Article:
The noble Earl, Lord Mansfield, raised the question, perfectly legitimately, as to whether the new rules would apply at all. Yes, indeed they will. The noble Lord, Lord Avebury, asked me to give some indication of the character of the problem. He asked about its scale and character. Although I would not seek to generalise from one example, I should like to describe the circumstances of one particular case that has arisen in the fairly recent past that I think demonstrates the significance of the problem with which the Government were confronted when they had to consider whether to introduce these rules.

There was a recent case in which a man arrived from Germany (he was not a German) where he was working and asked to be admitted for two or three weeks, as he described it, to visit a friend. He was granted leave to enter for a month, but a month later he married a British girl, and in the month after that he applied for permission to remain permanently on the strength of the marriage. When interviewed, he was living with two other compatriots in a room owned by the friend whom he had come to visit, and he said that his wife had lived with him but had had to move out when his compatriots moved in, and she was now living with her parents. That was the situation as he described it.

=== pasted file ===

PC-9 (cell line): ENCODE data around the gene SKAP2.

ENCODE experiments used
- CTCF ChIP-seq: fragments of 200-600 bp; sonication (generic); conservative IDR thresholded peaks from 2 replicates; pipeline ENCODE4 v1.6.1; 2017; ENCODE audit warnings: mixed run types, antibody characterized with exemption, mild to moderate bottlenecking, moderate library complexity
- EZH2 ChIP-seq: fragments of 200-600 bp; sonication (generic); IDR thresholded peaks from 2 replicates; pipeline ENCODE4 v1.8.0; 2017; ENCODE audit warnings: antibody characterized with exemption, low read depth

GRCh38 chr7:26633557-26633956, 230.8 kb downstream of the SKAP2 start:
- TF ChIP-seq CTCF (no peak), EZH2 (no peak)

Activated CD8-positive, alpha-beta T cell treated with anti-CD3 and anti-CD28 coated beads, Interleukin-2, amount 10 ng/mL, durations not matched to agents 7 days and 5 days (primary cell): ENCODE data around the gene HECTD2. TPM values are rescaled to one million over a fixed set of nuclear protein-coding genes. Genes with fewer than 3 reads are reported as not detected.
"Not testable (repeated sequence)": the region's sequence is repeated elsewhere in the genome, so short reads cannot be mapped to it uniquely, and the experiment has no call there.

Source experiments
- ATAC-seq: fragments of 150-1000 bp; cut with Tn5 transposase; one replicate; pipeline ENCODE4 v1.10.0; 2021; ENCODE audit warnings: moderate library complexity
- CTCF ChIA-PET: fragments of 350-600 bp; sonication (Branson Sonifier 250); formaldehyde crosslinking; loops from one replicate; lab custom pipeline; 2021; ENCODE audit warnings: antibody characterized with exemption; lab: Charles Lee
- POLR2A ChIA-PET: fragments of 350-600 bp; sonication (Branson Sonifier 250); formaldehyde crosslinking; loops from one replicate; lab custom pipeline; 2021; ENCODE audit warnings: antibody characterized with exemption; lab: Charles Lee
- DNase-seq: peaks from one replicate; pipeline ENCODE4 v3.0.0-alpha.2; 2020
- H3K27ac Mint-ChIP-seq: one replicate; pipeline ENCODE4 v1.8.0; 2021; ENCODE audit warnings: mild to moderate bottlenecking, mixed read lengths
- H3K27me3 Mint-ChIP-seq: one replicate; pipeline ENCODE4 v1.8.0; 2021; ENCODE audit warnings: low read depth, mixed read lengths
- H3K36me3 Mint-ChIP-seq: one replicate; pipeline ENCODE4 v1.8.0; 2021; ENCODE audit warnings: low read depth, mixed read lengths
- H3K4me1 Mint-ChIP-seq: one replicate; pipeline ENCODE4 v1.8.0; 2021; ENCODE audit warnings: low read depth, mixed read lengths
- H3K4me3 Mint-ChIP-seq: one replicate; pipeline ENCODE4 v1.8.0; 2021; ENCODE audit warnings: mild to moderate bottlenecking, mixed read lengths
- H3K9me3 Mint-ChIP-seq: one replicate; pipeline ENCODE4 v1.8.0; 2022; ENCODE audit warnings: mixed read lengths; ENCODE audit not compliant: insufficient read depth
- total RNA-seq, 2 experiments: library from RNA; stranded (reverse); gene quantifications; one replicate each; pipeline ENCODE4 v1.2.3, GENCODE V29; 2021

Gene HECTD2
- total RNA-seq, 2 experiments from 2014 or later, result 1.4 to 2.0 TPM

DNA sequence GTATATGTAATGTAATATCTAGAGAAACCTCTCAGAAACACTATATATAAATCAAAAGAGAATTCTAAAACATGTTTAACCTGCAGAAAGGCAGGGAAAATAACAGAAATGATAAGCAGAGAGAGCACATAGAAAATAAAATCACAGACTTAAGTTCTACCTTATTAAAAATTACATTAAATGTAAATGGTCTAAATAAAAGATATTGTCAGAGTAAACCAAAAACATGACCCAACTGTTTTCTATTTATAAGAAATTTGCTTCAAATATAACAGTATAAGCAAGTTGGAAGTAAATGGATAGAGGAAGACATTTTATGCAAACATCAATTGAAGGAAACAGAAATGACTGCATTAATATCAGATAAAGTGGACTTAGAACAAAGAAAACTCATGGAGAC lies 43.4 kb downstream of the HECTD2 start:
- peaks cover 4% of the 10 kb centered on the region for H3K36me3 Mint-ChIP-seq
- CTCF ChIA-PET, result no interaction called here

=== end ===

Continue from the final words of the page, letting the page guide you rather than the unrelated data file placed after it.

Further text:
This man had, he said, met his wife in Germany when she was there on holiday, and had met her again by chance at a bus stop in Hull. The applicant's friend, on the other hand, said that the wife had never been to Germany, and her father said that the couple had never lived together. The wife claimed that she had met her husband in Germany, having travelled there on a British passport that she had obtained by post. She said that she could not produce the passport, which was hardly surprising because she had never been issued with one. Her story was wildly improbable, and it was quite clear that she had never been to Germany.